It was almost a time warp the other night in the state Senate. As I listened to Sen. Bill Purcell, D-Scotland, talking about the dangers of secondhand smoke on the legislature's audio Web site, my mind wandered back to a blatant show of power 15 years ago when the tobacco industry said Jump and on the way up the legislature asked, How high?
It was 1993, and cigarette makers were tired of losing political battles in town halls and county courthouses. Local government officials, alarmed about what they were learning about the health effects of smoking, were adopting smoking ordinances making it illegal to smoke in some public buildings.
Cigarette makers were alarmed, too. They figured that fewer places to smoke would mean fewer cigarettes consumed. In Washington they were still denying any direct link between smoking and poor health, and in Raleigh they knew they could count on the legislature.
And so they ran a bill that was, I thought then, “innocuous in form, sweeping in scope and breathtaking in its arrogance ... a stunning legislative intrusion on local government's power.”
It was innocuous because its title was “Regulate Smoking in Public.” It sounded like a bill to restrict smoking, but it was not. It was a bill to stop new restrictions on smoking. It did so by tying local governments' hands. If they didn't already have a no-smoking ordinance and wanted to regulate smoking at all, they would have to set aside at least 20 percent of their space for smokers.
That meant taxpayers had to subsidize space for smokers. And it applied to the state's university system and community colleges as well: One-fifth of every building had to allow smoking. The bill's title should have been “Require Smoking in Public,” because that's at least as accurate, maybe more so.
Then a couple of years ago the U.S. surgeon general quit beating around the bush about smoking. In 2006, the Bush administration documented “beyond any doubt that secondhand smoke harms people's health,” as Surgeon General Richard Carmona put it:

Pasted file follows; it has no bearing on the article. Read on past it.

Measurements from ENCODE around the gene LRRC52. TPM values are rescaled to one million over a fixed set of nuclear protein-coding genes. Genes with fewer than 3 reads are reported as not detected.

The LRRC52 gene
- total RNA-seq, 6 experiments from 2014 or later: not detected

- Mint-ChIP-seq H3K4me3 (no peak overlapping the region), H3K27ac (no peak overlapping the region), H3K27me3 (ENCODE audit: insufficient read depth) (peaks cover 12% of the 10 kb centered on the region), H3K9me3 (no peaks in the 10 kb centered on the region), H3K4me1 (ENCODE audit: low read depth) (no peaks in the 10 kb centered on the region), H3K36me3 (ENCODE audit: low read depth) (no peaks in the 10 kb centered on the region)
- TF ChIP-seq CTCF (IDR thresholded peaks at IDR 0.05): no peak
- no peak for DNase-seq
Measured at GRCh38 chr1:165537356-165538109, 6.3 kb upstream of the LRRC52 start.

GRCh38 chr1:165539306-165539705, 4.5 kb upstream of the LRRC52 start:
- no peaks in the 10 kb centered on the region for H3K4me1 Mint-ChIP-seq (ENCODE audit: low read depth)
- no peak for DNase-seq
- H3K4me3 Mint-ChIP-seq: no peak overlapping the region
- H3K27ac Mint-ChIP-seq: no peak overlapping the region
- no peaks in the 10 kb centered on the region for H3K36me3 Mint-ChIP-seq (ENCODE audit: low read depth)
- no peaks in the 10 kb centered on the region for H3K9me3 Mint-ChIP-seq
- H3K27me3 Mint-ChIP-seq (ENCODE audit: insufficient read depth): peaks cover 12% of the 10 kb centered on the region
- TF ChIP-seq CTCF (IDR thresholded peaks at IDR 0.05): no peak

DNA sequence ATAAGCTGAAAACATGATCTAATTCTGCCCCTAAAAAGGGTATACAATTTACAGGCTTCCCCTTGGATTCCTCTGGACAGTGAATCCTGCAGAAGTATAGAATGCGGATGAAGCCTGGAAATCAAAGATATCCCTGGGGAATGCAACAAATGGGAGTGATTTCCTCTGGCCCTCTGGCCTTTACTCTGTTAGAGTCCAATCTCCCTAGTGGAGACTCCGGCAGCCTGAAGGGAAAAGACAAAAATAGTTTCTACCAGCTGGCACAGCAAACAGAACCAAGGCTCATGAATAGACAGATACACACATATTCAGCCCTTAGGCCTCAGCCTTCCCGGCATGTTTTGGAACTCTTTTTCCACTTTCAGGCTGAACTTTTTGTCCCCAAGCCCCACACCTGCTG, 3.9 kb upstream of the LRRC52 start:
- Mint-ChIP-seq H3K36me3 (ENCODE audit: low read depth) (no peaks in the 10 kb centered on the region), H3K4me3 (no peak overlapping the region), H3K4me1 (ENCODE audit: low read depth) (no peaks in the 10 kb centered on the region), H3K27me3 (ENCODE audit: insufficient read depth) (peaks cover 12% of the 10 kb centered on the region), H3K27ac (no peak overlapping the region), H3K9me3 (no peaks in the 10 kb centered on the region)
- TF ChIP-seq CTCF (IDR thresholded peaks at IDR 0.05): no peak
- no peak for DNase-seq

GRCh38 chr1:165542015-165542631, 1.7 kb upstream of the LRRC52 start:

“Secondhand smoke causes heart disease and lung cancer in adults and sudden death syndrome and respiratory problems in children,” he said.
“There is NO risk-free level of secondhand smoke exposure, with even brief exposure adversely affecting the cardiovascular and respiratory system.”
“Only smoke-free environments effectively protect nonsmokers from secondhand smoke exposure in indoor spaces.”
Purcell is a doctor with a lot of experience. A Davidson grad who went through medical school at Chapel Hill and served in the Army in the 1950s, he's a six-term legislator who has been interested in fixing the legislature's 1993 missteps for a while now.
Last week he got three bills through the Senate that, if the House goes along, will undo some of the damage. One bill would ban smoking in all state government buildings – and even outside within 25 feet of open windows – and give local governments the right to ban smoking in their buildings. Another would ban smoking in the state's motor vehicle fleet. Another would give community colleges the right to ban smoking.
“We've been chipping away at it a little bit,” he said Tuesday of the long campaign to protect nonsmokers from secondhand smoke. Purcell's comment was a modest one, but anyone who has worked on anti-smoking bills in Raleigh knows it's still a hard fight even years after the scientific arguments have been settled.
The bill doesn't directly undo what the legislature did in 1993. But it does allow local governments to make a rational choice that the '93 legislature took away. It lets local governments choose whether to make public buildings smoke-free. It puts choice back where it belongs.
One day, maybe, the legislature will recognize it ought to extend smoking controls beyond government buildings. It won't happen this year, and maybe not next year or the year after, either. But I'm guessing it's coming.
And this time, the bill title “Regulate Smoking in Public” might have some real meaning.